Several garlic preparations are available for the treatment of hypertension including: garlic powder (as per the Cochrane studies), garlic oil, raw garlic, cooked garlic and aged garlic extract. [5,14] Ried and colleagues suggests that aged garlic extract is the best preparation for treatment of hypertension, and may reduce mean systolic blood pressure by 11.8mmHg ± 5.4mmHg over 12 weeks compared to placebo (P=0.006). Ried also noted that aged garlic extract did not interact with any other medications, particularly warfarin. 
A number of drug interactions may occur when using garlic. Edwards et al. noted an increased risk of bleeding in patients who take garlic and blood thinning agents such as aspirin and warfarin. The same study also noted that the efficacy of HIV medications such as saquinavir may be reduced by garlic interactions, and some patients suffer allergies to garlic. 
Patient beliefs and the placebo effect
Patient beliefs must be incorporated into clinical practice not only for adherence to PCC but also as a therapy itself. Numerous studies have suggested that placebo treated control groups frequently experience a relevant decrease of blood pressure in pharmacological investigations into hypertension. 
The findings of the Cochrane review are useful in making evidence based decisions regarding patient care, yet it is important to reflect on the issue of hypertension holistically and to consider what the review may have overlooked. Given that the Cochrane review provided insufficient data on the potential adverse effects, including drug interactions, of garlic consumption, prescribing garlic as a therapy for hypertension at this stage would be a failure to uphold best evidence based practice and would breach ethical principles such as non-maleficence.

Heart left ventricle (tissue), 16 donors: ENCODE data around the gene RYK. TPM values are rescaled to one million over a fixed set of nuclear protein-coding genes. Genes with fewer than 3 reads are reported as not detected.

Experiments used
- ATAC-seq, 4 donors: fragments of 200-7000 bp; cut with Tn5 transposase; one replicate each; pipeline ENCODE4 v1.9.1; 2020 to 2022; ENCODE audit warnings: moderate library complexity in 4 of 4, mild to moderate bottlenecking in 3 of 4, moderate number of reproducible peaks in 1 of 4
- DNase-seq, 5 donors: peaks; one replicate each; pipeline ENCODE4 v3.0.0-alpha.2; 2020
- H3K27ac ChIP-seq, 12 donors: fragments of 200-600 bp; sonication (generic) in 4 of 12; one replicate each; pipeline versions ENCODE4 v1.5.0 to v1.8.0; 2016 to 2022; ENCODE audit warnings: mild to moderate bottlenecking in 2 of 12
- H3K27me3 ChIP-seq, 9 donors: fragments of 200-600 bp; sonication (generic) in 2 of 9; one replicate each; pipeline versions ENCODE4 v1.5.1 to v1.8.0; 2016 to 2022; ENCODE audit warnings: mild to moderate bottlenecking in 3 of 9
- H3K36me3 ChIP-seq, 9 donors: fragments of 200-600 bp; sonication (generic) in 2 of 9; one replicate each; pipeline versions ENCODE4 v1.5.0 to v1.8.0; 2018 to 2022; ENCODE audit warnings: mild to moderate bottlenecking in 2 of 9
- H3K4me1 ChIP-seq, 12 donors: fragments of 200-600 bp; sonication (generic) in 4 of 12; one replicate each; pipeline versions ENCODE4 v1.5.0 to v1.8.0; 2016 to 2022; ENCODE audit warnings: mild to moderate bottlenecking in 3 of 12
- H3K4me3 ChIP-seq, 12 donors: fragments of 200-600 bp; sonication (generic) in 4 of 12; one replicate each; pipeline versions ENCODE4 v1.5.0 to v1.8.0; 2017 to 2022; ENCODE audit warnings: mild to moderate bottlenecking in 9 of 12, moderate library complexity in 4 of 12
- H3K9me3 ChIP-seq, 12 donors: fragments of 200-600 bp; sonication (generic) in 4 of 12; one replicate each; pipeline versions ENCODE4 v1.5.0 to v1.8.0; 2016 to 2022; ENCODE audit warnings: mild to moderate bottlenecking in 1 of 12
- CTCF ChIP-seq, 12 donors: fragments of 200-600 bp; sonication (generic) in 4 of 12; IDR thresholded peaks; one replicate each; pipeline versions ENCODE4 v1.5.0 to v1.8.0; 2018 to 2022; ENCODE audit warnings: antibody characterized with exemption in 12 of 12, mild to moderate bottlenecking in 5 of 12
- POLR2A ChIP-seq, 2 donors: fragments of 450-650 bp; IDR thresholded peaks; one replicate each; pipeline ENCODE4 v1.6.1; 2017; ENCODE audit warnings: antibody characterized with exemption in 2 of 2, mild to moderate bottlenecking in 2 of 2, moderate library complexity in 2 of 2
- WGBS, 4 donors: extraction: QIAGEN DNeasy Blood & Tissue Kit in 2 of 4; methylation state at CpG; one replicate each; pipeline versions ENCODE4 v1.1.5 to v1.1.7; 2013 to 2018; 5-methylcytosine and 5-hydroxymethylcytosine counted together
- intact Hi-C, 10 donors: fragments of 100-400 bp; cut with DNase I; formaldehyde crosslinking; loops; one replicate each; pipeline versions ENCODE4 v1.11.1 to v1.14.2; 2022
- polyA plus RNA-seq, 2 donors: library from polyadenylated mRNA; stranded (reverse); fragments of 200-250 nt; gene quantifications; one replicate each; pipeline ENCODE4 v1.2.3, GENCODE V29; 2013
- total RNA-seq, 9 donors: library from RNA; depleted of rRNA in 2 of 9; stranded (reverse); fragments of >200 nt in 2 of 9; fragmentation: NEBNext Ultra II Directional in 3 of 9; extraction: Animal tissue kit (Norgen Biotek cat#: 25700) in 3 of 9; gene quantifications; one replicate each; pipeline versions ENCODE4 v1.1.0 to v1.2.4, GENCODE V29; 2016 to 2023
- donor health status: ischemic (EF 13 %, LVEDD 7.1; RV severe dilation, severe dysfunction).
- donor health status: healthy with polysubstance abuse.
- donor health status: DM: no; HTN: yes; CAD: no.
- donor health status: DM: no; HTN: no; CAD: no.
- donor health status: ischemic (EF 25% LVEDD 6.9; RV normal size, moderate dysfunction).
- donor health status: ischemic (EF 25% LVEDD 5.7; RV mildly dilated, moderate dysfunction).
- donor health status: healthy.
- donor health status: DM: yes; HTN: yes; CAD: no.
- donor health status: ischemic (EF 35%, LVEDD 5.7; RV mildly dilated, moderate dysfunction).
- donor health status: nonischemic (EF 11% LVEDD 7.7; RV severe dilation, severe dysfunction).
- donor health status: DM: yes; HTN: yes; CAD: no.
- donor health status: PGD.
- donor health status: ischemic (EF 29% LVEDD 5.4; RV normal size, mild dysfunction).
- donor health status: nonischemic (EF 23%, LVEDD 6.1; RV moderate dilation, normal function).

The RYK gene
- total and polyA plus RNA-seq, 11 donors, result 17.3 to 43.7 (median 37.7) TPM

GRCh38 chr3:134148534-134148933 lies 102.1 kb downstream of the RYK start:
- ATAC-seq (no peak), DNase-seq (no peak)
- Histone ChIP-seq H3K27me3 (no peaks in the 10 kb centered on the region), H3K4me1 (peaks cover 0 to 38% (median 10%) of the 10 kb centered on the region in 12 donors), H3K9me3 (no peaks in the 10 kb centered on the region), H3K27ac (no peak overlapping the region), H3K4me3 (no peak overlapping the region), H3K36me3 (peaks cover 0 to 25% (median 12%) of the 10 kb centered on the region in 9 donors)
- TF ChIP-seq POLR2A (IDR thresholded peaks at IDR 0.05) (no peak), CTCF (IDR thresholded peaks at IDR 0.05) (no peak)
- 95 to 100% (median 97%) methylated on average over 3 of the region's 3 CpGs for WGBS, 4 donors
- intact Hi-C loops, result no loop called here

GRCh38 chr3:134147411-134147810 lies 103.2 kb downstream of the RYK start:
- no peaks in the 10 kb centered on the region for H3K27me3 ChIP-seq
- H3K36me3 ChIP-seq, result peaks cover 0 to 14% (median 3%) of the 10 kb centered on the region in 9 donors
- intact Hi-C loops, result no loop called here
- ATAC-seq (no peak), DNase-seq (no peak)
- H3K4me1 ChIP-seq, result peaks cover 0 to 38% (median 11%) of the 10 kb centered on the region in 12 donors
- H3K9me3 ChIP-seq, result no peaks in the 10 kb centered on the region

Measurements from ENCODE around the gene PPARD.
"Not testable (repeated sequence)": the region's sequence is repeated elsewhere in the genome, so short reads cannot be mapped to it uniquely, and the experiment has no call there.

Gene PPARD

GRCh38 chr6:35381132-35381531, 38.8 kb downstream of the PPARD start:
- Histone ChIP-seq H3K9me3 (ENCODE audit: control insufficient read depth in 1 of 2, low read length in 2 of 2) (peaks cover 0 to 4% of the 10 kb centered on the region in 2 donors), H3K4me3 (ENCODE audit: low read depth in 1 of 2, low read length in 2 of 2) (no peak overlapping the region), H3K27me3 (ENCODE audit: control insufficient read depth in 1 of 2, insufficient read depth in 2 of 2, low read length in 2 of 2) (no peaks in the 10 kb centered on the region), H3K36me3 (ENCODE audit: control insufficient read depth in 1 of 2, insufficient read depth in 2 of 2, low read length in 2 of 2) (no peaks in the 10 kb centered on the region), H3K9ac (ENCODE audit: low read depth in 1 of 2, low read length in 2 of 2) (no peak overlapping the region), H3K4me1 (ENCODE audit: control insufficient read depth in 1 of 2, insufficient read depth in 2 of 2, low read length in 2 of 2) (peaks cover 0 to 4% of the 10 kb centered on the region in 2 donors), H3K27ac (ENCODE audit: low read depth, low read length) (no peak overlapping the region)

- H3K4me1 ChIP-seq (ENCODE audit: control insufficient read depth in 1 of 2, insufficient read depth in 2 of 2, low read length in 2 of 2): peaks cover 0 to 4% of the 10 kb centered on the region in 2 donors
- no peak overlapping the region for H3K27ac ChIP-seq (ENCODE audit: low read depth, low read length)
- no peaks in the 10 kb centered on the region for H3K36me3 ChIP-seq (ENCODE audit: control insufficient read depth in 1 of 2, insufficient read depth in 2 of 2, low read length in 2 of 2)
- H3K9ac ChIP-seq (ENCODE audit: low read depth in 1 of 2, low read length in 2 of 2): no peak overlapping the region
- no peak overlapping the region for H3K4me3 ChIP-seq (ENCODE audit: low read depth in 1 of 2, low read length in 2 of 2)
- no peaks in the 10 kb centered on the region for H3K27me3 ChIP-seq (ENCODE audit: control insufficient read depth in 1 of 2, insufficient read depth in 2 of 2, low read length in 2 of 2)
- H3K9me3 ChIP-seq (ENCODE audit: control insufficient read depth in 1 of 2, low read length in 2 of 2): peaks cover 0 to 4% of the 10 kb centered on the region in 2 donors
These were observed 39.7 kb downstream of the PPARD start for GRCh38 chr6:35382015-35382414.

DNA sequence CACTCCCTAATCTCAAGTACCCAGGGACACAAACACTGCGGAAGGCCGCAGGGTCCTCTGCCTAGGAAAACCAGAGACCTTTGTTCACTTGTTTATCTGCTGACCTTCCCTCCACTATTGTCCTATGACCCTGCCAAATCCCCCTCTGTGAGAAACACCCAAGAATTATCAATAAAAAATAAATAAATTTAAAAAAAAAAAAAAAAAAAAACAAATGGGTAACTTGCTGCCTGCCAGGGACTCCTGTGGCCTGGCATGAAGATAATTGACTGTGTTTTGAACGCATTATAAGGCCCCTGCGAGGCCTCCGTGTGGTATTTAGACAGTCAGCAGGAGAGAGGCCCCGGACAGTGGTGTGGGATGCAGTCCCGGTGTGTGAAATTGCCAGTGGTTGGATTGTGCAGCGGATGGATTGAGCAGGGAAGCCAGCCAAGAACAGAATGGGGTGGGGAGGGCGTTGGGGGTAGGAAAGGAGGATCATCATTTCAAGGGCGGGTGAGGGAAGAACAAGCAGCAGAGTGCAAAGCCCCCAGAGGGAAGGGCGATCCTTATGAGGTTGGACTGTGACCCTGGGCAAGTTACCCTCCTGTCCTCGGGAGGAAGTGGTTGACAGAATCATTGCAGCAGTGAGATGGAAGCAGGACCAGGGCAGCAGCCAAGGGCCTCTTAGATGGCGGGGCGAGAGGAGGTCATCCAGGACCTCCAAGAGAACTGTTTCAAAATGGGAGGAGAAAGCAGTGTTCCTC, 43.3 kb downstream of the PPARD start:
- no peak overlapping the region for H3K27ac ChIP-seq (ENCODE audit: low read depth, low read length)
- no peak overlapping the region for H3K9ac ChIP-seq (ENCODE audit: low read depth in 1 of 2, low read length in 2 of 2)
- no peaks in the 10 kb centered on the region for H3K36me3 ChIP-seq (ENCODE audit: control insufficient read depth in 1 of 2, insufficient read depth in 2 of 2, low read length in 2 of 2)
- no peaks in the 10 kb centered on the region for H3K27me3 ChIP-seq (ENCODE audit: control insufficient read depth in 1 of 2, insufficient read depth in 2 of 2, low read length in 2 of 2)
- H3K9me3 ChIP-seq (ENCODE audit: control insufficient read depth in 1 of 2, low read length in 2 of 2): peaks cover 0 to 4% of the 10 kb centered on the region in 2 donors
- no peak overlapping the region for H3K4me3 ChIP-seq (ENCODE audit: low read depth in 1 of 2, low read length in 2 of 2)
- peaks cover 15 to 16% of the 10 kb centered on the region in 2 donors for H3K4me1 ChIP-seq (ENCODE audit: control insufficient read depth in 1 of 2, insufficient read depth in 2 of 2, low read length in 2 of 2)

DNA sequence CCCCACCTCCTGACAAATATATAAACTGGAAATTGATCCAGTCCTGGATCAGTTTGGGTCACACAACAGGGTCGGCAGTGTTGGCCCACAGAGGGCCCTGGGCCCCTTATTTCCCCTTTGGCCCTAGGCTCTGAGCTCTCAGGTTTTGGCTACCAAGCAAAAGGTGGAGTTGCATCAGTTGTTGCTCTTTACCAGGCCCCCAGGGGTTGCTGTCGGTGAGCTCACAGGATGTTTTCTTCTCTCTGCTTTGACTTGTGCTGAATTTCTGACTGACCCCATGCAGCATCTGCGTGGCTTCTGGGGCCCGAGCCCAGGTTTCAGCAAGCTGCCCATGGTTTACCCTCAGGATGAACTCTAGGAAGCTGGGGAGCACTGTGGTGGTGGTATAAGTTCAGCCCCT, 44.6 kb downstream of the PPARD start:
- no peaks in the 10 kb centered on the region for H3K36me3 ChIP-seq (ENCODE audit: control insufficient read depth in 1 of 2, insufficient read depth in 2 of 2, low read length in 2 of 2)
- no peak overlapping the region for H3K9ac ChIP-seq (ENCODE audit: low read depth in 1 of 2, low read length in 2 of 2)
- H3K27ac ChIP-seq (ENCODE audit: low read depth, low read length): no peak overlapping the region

Different types of garlic preparation are available. If a patient wishes to use this complementary therapy they should be guided to the most appropriate type. On a biochemical level, aged garlic extract has two main benefits for clinical practice. It contains the active and stable component (S)-allyl-cysteine which is measurable, and may allow for standardisation of dosage.  Aged garlic extract is also reportedly safer than other preparations and does not cause the bleeding issues associated with blood thinning medications such as warfarin.